Senators Susan Collins of Maine, Joe Lieberman of Connecticut, Kirsten Gillibrand of New York and Mark Udall of Colorado have introduced a stand-alone bill to repeal the military's ban on gay and bisexual troops serving openly.

The senators introduced the bill (S4022) on Thursday shortly after Republicans blocked a defense spending bill which includes the repeal measure from moving forward.

Senate Majority Leader Harry Reid attempted the vote after several moderate Republicans hinted they might support repeal. Only Collins crossed the aisle to vote with all but one Democrat, West Virginia Senator Joe Manchin. Blanche Lincoln, a senator from Arkansas who voted against the measure in September, arrived too late to cast her vote, but told reporters that she would have voted for repeal.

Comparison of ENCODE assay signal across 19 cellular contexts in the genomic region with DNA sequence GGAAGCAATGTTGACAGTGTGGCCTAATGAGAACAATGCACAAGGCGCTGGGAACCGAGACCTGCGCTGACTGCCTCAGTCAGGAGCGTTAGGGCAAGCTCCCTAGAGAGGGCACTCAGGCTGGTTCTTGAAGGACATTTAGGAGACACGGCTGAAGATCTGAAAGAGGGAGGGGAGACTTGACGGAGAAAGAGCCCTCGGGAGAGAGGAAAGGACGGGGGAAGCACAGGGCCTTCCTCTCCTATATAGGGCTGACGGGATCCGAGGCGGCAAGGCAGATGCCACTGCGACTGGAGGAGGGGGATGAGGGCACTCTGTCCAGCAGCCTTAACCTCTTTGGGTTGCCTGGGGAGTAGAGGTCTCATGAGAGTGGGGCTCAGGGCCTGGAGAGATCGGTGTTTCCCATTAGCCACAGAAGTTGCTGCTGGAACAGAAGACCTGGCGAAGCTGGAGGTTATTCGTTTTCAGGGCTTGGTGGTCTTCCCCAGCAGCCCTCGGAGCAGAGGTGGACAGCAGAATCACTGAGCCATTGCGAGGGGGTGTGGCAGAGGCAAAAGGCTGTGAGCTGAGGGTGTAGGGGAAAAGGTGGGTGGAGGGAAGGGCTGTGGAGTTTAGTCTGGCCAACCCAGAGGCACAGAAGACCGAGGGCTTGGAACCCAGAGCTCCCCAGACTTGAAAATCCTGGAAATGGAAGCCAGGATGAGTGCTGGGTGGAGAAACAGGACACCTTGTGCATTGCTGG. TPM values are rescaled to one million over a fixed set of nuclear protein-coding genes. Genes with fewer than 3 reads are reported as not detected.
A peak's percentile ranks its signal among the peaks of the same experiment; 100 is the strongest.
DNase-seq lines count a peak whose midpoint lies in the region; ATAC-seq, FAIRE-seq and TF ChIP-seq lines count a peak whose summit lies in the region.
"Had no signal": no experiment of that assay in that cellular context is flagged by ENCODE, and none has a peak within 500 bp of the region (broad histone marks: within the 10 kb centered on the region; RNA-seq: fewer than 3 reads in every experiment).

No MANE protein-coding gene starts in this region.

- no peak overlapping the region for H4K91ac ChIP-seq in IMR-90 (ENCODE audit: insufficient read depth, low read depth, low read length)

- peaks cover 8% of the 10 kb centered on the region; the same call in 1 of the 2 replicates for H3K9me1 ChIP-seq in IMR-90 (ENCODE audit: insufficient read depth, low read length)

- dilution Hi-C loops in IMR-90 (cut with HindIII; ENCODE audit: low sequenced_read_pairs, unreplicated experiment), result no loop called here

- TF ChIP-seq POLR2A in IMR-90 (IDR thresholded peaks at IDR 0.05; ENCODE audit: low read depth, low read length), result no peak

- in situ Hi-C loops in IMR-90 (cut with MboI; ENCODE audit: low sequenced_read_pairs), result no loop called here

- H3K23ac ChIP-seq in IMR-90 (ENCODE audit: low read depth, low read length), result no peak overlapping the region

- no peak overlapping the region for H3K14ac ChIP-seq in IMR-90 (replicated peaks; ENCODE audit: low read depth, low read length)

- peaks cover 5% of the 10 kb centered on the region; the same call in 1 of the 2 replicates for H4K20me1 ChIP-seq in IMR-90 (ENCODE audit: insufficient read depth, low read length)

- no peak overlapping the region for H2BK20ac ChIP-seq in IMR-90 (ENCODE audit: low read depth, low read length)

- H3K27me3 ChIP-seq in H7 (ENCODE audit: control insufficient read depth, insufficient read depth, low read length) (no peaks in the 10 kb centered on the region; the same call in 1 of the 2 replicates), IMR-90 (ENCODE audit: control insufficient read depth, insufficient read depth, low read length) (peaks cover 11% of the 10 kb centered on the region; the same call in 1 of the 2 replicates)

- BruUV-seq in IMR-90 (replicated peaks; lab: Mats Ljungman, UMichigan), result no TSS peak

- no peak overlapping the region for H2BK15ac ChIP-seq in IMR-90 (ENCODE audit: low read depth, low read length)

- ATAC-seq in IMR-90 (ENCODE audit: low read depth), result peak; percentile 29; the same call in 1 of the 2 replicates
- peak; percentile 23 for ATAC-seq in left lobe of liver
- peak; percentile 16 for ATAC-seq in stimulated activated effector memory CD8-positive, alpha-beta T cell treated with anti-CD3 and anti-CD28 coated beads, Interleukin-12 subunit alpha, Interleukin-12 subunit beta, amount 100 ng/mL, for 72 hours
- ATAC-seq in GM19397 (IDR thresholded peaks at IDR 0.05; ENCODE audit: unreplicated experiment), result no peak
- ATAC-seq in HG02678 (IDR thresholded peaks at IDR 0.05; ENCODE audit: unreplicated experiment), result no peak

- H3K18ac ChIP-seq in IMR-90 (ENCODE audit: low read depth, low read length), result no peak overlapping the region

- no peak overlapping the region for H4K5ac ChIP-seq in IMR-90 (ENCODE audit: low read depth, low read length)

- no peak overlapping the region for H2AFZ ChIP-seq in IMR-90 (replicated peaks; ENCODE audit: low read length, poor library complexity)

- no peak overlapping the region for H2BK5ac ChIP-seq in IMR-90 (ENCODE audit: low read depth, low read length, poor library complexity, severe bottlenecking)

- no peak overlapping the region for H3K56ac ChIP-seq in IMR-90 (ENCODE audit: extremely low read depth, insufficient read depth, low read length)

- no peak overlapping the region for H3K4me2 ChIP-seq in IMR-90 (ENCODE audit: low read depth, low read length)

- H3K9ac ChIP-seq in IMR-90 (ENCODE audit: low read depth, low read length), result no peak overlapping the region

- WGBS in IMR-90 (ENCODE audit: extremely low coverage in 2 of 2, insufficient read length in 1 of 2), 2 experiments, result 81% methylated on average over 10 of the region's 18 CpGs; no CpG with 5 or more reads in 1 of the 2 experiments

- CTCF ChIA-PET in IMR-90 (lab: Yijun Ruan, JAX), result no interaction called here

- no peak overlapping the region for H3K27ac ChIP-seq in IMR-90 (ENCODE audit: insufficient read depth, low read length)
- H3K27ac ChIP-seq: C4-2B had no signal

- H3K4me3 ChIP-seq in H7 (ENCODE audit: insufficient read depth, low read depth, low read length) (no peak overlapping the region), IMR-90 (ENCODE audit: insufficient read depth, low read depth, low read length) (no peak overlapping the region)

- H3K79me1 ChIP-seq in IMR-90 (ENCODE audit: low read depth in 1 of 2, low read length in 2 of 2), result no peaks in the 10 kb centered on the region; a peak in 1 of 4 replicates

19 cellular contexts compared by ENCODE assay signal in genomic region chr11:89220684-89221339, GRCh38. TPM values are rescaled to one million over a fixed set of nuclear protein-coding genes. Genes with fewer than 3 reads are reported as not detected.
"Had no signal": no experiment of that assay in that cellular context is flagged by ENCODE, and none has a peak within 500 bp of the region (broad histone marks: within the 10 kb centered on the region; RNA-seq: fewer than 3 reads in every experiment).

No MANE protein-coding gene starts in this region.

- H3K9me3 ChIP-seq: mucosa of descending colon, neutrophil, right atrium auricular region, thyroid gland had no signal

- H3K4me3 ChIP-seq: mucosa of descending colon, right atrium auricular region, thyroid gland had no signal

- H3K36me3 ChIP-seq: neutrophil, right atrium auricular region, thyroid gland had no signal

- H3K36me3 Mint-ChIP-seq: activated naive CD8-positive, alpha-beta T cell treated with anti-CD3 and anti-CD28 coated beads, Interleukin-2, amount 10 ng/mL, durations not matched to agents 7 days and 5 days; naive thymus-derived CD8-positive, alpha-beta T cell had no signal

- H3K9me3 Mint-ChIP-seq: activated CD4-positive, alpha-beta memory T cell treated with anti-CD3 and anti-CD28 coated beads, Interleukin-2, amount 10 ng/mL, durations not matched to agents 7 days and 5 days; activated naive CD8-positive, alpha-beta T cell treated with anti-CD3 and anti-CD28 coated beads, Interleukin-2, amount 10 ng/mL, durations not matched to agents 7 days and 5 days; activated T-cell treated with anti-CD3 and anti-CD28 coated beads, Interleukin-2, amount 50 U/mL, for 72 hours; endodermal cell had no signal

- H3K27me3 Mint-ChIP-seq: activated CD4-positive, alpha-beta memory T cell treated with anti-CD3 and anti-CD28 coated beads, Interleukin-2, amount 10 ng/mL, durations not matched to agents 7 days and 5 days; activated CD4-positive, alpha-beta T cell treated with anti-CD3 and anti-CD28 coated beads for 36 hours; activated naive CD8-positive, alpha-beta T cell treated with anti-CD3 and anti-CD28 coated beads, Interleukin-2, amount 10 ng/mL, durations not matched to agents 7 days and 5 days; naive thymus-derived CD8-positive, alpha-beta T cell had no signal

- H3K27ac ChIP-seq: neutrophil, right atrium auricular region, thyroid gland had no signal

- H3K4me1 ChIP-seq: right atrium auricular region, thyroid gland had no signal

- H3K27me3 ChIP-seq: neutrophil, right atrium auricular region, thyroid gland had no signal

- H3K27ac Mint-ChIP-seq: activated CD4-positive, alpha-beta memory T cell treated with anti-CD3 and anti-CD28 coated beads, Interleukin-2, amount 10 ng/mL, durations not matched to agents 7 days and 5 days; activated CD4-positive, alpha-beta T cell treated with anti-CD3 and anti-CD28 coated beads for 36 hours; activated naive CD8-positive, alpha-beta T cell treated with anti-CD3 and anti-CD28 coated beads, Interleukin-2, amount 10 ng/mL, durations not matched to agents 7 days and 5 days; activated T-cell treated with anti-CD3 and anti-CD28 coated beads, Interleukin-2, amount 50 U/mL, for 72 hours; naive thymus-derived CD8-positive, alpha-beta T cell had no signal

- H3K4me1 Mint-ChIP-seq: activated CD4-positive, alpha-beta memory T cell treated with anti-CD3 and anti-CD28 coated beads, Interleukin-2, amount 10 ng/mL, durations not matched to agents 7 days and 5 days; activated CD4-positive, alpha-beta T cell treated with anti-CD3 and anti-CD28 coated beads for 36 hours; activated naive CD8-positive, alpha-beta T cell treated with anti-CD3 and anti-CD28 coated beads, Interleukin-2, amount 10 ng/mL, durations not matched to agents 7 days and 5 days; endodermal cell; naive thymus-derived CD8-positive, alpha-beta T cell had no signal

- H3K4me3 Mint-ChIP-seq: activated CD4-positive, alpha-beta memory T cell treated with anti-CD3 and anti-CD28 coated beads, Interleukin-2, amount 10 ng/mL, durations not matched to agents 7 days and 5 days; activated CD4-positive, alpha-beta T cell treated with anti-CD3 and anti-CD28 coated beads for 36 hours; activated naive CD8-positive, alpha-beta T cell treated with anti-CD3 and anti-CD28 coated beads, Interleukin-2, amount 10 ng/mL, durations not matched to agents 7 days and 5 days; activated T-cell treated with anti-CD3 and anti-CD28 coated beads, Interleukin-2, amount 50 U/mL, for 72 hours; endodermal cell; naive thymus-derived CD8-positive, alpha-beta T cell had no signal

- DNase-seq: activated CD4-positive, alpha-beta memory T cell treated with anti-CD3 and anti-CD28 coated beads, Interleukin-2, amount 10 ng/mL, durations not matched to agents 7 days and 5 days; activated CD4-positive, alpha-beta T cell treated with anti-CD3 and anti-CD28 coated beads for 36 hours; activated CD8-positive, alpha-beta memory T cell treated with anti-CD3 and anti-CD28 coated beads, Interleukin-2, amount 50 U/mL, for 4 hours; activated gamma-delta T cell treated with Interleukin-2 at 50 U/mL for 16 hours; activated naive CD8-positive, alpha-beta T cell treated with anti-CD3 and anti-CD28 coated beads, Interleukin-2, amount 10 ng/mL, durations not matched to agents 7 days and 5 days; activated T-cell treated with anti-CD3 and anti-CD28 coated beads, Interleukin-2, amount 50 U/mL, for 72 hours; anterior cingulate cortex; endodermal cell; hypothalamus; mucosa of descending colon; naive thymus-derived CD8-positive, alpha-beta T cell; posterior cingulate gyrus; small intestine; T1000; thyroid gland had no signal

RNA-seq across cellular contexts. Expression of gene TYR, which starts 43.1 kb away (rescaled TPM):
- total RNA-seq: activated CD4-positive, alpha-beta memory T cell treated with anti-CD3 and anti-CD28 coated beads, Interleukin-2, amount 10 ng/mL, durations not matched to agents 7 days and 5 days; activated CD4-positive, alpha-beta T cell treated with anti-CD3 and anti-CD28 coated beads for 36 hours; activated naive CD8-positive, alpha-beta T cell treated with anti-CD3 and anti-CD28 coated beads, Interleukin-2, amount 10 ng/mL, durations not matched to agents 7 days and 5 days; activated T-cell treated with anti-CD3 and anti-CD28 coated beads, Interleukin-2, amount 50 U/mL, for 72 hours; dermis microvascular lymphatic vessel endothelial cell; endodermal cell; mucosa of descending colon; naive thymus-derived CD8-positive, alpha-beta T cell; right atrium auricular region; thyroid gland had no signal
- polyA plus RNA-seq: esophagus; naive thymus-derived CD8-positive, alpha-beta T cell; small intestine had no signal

“The reality remains that 60 – and I think maybe more than 60 – members of the United States Senate have made clear that they support the repeal of 'Don't Ask, Don't Tell,'” Lieberman said in introducing the bill. “We're going to keep fighting until the last possible moment in this session. Because we've got the votes to change this unjust policy and we owe it to ourselves and to our country.”

Lieberman told reporters that the bill enjoys the support of Senator Reid.

Reid “said, 'I will bring it to the active calender under rule 14,'” Lieberman said, referring to a Senate rule that allows a measure to bypass a committee hearing.

Appearing on MSNBC's The Rachel Maddow Show, Aubrey Sarvis, executive director of Servicemembers Legal Defense Network (SLDN), the largest group lobbying for repeal of the Clinton-era law, said the stand-alone effort had a “good” chance of passage.